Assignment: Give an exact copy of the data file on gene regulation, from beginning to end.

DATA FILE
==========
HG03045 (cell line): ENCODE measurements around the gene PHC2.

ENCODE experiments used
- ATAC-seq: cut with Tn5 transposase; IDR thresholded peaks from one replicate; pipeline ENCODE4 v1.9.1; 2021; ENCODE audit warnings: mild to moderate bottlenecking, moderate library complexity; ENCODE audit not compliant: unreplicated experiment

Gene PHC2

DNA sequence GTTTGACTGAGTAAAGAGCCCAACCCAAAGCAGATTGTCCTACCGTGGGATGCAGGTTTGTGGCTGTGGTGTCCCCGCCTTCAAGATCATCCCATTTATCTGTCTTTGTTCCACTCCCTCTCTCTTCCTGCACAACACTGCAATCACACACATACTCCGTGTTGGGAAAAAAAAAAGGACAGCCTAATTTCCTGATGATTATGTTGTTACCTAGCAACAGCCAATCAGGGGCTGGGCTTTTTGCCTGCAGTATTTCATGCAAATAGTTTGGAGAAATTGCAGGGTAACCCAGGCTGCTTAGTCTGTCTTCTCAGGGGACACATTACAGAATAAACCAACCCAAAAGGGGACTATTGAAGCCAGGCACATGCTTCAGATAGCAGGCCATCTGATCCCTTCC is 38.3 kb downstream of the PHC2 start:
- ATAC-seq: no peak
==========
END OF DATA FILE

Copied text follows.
HG03045 (cell line): ENCODE measurements around the gene PHC2.

ENCODE experiments used
- ATAC-seq: cut with Tn5 transposase; IDR thresholded peaks from one replicate; pipeline ENCODE4 v1.9.1; 2021; ENCODE audit warnings: mild to moderate bottlenecking, moderate library complexity; ENCODE audit not compliant: unreplicated experiment

Gene PHC2

DNA sequence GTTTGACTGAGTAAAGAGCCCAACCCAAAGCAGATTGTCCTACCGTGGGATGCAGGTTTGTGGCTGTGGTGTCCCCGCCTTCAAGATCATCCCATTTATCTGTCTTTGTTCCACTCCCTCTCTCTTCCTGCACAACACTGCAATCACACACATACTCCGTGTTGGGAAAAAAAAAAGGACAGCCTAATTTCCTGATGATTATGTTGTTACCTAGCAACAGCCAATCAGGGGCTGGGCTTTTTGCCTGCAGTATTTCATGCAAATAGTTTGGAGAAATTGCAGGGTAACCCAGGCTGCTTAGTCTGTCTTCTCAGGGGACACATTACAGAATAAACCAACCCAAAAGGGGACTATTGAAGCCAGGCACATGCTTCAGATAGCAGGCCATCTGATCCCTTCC is 38.3 kb downstream of the PHC2 start:
- ATAC-seq: no peak